Royal jewelry has long been a hot commodity on the auction block, and the recent sales of Marie Antoinette’s diamond bracelets to pendants belonging to Queen Victoria, proves they’re not slowing down. Just this week, a distinguished group of jewels that belonged to the Romanovs made their own headlines.
Smuggled out of Russia during the 1917 revolution, the set of royal baubles sold for $883,641 at Sotheby’s in Geneva on November 10. The bi-annual jewelry sale offered a sapphire and diamond brooch, alongside matching earrings that once belonged to the Grand Dutchess Maria Pavlovna—the aunt of the last Russian Emperor Nicholas II. The lot sold for nearly twice the high estimate of CHF 480,000. The new owner of the Romanov family jewels made their bids by telephone, and have chosen to remain anonymous.
For historical context, Pavlovna was able to escape Russia in 1919 and died in France the following year. Before she fled, the jewels were entrusted to British diplomat Albert Henry Stopford. According to Reuters, Stopford was sent to secretly collect the jewels from the Grand Duchess’s home, the 360-room Vladimir Palace, before it was pillaged by revolutionaries. Let in through a side door by the duchess’s eldest son Boris, Stopford was able to dismantle the jewels and fold their pieces into old newspaper to protect them.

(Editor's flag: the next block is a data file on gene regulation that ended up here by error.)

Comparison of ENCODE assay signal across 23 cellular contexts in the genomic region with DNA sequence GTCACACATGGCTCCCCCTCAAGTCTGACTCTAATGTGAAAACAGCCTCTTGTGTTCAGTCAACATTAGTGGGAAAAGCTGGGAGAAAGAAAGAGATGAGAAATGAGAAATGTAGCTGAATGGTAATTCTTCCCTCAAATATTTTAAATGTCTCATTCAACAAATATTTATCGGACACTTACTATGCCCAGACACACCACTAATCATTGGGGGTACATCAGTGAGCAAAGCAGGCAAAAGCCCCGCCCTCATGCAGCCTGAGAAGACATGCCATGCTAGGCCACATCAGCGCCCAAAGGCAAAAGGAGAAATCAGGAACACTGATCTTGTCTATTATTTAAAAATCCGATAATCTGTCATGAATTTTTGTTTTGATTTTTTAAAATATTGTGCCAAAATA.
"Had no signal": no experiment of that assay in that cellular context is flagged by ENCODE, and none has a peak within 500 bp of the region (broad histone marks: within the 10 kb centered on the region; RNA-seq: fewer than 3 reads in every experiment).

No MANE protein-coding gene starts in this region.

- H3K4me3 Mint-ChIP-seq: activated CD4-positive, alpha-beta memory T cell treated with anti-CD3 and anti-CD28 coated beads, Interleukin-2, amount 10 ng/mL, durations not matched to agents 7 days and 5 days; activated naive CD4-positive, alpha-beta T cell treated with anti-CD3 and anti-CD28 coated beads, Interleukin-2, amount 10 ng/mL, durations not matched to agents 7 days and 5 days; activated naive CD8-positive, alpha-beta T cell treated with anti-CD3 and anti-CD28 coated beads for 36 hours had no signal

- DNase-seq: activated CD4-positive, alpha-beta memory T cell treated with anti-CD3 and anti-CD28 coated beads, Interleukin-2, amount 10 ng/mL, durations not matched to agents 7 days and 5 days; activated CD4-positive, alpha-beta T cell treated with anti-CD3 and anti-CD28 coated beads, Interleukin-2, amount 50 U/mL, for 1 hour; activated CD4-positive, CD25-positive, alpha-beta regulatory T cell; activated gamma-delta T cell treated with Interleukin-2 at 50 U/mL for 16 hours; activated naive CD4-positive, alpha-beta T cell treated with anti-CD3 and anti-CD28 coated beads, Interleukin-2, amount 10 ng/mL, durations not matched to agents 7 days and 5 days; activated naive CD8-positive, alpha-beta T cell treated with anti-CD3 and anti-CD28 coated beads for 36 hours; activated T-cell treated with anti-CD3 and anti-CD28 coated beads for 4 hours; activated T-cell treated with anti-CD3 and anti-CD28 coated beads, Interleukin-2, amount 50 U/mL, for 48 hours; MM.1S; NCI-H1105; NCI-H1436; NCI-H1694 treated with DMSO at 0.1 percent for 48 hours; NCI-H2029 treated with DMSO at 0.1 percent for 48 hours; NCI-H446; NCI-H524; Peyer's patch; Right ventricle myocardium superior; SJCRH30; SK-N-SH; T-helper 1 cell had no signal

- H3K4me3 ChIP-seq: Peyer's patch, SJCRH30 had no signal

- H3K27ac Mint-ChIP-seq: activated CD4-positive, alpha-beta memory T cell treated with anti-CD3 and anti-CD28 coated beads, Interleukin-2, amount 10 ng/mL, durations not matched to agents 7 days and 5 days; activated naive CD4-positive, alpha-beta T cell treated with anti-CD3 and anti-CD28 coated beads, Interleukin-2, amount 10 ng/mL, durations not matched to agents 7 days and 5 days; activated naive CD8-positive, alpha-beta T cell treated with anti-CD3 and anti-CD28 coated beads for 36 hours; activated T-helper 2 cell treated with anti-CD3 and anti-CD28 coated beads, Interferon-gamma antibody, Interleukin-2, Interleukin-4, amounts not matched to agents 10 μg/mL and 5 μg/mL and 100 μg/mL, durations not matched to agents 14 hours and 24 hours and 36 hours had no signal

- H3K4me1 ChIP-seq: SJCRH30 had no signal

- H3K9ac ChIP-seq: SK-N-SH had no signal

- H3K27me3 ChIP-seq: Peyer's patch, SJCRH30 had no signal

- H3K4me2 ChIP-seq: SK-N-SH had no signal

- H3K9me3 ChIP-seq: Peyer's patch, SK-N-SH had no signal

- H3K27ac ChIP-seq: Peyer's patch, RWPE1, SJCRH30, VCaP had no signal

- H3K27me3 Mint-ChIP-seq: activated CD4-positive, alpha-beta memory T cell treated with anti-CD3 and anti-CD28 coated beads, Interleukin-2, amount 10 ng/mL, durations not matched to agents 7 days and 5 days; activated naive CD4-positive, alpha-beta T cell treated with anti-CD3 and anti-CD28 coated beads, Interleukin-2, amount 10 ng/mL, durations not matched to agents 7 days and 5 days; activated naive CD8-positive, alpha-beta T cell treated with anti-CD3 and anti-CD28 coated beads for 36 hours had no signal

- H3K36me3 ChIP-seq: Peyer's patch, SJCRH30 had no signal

After his visit in 1917, he set off for London smuggling up to 244 pieces of the duchess’s jewelry which were deposited into a bank for safekeeping. The auctioned items were passed on to her daughter, Princess Elena of Greece and Denmark. The eye-catching pieces were kept in the family for some time until they made their first appearance at auction in November 2009. According to the auctioneer, the “European princely family” who made the first purchase of the lot are also the recent sellers of the jewels.